When hashtags were first introduced on Twitter seven years ago, they were used to help users tag their tweets under a certain topic so that people could easily find relevant content on Twitter.
But even though hashtags have become a key part of the Twitter experience, hashtag mistakes are not uncommon. Let’s take a look at the three most common misconceptions:
1. The more, the better
Sometimes Twitter users are so anxious to reach as many people as possible in one tweet that they use hashtags #for #every #single #word.
This is both annoying for your audience but also unnecessary. In fact, tweets with more than two hashtags have the worst engagement rates. So instead, pick quality over quantity. One or two well-thought-out, targeted hashtags will have a greater impact on your engagement rates than six or seven random ones.
2. The longer, the better
Using #HashtagsThatAreWayTooLong is confusing. If you’re launching your own hashtag to promote your product, service or cause, your goal is to make your audience use it often so that it’s spread as fast as possible.
But a long hashtag, ironically, won’t go a long way. People will more likely find it confusing which means that they will be less keen to use it. But there’s also a practical reason: long hashtags take up many characters. This is means that by choosing a long hashtag for your campaign, you make it difficult for your audience to engage and use it in their own tweets.
3. Think it, tweet it
Sometimes, choosing a hashtag can be a bit more complicated. So how to avoid hashtag mishaps?
If you are choosing a hashtag that is already out there, take a look at how this is being used on Twitter. The last thing you want to do is to hijack a hashtag that is irrelevant to your target audience and in no way related to your tweets. Keep in mind that hashtags are a great tool for reaching out to your niche audience but if you use them for spamming, get ready for some backlash.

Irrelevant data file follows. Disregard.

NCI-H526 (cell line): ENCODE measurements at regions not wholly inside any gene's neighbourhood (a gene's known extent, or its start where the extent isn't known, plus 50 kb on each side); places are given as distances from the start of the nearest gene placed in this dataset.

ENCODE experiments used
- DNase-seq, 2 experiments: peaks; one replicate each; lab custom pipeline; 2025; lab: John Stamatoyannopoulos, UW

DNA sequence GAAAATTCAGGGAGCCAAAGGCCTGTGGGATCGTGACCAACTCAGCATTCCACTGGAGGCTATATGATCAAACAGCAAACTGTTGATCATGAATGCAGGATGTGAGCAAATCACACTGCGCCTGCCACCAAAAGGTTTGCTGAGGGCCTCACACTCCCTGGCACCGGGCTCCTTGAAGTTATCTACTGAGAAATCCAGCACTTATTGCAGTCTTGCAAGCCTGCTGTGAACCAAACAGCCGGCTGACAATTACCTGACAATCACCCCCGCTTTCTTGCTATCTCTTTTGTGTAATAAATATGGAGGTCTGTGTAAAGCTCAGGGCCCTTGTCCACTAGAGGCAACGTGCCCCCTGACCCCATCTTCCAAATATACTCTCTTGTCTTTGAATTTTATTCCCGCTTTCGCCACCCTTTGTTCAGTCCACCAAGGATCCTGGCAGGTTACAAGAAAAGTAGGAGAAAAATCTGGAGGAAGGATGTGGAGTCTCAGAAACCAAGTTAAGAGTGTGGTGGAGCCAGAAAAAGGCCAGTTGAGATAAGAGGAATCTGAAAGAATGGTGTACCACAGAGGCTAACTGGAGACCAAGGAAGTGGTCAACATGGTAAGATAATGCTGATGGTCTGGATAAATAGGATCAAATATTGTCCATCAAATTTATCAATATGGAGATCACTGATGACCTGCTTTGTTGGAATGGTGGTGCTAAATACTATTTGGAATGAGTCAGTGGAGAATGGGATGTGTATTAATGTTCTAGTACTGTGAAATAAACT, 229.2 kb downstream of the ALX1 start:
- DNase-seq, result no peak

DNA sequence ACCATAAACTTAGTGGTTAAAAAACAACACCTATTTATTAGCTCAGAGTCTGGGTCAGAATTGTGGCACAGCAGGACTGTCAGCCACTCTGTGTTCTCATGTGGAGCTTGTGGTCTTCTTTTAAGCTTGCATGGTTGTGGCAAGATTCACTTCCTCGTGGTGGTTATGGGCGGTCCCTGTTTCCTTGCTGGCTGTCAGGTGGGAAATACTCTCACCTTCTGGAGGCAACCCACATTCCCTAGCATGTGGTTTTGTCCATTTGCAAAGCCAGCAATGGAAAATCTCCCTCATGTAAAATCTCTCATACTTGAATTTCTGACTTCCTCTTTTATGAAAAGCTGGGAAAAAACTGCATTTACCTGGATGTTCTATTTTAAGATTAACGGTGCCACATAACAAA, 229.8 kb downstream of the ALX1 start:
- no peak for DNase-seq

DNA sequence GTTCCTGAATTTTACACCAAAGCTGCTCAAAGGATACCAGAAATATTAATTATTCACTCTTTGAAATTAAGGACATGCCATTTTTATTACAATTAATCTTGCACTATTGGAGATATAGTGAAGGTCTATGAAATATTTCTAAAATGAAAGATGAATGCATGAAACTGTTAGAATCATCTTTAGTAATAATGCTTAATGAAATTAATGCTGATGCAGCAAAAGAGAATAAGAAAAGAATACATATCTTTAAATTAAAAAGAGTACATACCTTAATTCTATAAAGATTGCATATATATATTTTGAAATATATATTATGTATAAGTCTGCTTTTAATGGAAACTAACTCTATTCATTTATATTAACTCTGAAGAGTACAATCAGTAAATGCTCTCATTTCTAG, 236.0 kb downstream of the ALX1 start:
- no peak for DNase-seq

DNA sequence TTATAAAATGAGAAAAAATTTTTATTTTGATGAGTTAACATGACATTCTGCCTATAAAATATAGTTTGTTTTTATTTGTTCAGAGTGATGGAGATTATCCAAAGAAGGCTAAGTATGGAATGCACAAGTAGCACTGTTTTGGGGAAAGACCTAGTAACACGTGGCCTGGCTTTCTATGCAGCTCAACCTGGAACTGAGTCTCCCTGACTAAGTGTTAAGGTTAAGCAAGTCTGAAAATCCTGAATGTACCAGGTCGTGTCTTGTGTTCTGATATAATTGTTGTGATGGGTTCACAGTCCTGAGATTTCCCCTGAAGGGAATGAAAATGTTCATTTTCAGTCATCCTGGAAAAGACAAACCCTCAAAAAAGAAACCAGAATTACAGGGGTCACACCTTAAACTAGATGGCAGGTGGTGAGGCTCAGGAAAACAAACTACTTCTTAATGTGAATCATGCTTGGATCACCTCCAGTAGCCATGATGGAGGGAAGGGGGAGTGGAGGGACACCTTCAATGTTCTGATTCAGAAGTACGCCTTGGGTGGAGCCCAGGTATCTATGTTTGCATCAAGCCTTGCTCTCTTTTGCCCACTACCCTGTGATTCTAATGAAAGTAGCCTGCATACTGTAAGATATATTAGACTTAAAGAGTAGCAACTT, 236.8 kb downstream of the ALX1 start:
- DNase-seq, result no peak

But what happens when you need to come up with a brand new, unique hashtag? If you’re looking to promote your brand on Twitter then you’re probably trying to come up with a unique hashtag that is short, easy to remember and relevant.
However, more often than ever people launch their Twitter hashtags without doing any research. The first step you need to take is to run a quick Twitter search or set up a Twitter tracker. Is the hashtag you had in mind already being used? Then you might consider coming up with a new hashtag for your campaign or decide whether or not it would valuable to you to join the current conversation.
Next, take a close second look at the new hashtag you’ve chosen. Is there any way that it could be used negatively? You might be surprised by how many hashtag campaigns have gone terribly wrong in the past. Bottom line is: do your homework and be prepared!
Now, your turn! Are there any hashtag mistakes you caught yourself making? “Confess” in the comments below!